• Hospitality & Tourism

    • Human Services

    • Information Technology

    • Law, Public Safety & Security

    • Manufacturing

    • Marketing, Sales & Service

    • Science, Technology, Engineering & Mathematics

    • Transportation, Distribution & Logistics
Once your search has led you to occupations of interest, you can generate reports for each occupation at differing levels of detail. The O*NET reports will be the subject of tomorrow's post.


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Monday, March 23, 2009

O*NET I: The Content Model for Occupations

The US Department of Labor has created an online site — the Occupational Information Network, or O*NET — which enables users to explore a full range of occupations to learn about the qualifications they require, the type of settings in which they are carried out, and other features that are significant for matching people to jobs they can fill successfully and reasonably happily.

I'll talk about various elements of O*NET in a series of posts this week, beginning today with the occupational Content Model, illustrated in the graphic below. O*NET uses the Content Model to collect and organize the information that goes into their occupation database.


As you can see in the graphic, the Content Model has six major domains:
  • Worker characteristics — "Worker characteristics comprise enduring qualities of individuals that may influence how they approach tasks and how they acquire work-relevant knowledges and skills. Traditionally, analyzing abilities has been the most common technique for comparing jobs in terms of these worker characteristics. However, recent research supports the inclusion of other types of worker characteristics. In particular, interests, values, and work styles have received support in the organizational literature. Interests and values reflect preferences for work environments and outcomes. Work style variables represent typical procedural differences in the way work is performed."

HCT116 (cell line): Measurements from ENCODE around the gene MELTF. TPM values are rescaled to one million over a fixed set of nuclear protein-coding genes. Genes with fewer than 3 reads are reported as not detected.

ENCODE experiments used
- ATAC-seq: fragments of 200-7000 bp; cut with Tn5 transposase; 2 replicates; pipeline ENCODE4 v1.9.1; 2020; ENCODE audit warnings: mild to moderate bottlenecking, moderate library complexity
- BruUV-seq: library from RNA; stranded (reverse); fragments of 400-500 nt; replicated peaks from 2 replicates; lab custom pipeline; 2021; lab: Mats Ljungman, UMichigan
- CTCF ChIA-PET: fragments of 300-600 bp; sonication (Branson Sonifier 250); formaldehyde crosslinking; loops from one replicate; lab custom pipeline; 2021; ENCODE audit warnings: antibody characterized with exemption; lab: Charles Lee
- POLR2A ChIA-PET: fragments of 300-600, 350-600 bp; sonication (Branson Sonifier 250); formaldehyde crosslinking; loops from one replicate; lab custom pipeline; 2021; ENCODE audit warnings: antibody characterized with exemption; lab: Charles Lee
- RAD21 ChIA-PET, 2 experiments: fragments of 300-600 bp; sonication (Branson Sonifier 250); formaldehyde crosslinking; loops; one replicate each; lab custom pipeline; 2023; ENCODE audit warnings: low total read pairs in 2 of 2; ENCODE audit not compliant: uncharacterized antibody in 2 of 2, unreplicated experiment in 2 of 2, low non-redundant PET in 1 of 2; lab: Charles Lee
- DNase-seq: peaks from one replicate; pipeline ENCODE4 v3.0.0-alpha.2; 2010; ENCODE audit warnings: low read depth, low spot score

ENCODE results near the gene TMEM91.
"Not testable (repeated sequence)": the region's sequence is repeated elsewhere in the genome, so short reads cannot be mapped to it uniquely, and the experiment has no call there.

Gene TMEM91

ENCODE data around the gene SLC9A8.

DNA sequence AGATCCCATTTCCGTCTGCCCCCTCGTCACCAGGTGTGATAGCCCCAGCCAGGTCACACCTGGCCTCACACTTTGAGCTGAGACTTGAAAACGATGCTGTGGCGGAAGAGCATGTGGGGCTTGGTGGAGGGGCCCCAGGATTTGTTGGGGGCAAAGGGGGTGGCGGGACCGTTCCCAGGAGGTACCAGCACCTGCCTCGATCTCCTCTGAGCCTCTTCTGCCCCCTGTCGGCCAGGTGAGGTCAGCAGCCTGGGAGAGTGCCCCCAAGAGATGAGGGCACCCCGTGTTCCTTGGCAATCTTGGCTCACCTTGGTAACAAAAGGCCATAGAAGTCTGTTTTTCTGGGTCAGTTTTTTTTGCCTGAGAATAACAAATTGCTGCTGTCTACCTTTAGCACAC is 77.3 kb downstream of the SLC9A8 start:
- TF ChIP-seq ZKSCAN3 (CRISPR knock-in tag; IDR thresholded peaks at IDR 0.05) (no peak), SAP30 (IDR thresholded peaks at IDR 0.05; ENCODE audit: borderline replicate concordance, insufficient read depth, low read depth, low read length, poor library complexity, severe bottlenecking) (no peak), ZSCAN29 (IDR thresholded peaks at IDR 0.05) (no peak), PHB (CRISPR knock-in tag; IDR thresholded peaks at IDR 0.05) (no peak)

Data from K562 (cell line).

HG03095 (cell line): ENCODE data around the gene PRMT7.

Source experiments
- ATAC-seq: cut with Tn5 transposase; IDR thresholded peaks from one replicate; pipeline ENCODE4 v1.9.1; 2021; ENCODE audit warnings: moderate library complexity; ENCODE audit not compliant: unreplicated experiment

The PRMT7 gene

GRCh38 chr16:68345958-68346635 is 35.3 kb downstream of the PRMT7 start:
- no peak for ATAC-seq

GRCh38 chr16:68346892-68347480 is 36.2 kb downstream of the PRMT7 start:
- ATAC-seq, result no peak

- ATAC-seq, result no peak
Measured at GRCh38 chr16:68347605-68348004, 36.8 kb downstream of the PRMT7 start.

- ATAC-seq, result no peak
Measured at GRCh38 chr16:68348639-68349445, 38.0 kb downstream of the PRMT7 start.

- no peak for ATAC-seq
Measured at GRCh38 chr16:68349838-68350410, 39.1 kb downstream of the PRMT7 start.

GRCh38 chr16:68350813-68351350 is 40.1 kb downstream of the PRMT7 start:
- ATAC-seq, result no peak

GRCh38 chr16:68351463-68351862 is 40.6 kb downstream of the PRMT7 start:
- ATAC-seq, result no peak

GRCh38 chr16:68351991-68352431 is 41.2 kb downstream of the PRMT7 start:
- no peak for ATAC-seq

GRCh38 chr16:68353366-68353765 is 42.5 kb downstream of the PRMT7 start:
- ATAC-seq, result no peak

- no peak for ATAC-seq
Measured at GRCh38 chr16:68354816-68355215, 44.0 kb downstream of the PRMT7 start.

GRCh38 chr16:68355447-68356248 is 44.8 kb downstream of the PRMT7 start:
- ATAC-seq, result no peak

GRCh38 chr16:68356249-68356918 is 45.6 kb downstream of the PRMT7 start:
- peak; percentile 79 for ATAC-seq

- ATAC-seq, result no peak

• Worker requirements — "Worker requirements represent developed or acquired attributes of an individual that may be related to work performance such as work-related knowledge and skill. Knowledge represents the acquisition of facts and principles about a domain of information. Experience lays the foundation for establishing procedures to work with given knowledge. These procedures are more commonly known as skills. Skills may be further divided into basic skills and cross-functional skills. Basic skills, such as reading, facilitate the acquisition of new knowledge. Cross-functional skills, such as problem solving, extend across several domains of activities."

  • Experience requirements — "This domain includes information about the typical experiential backgrounds of workers in an occupation or group of occupations including certification, licensure, and training data. For example, information about the professional or organizational certifications required for entry and advancement in an occupation, preferred education or training, and required apprenticeships will be documented by this part of the model."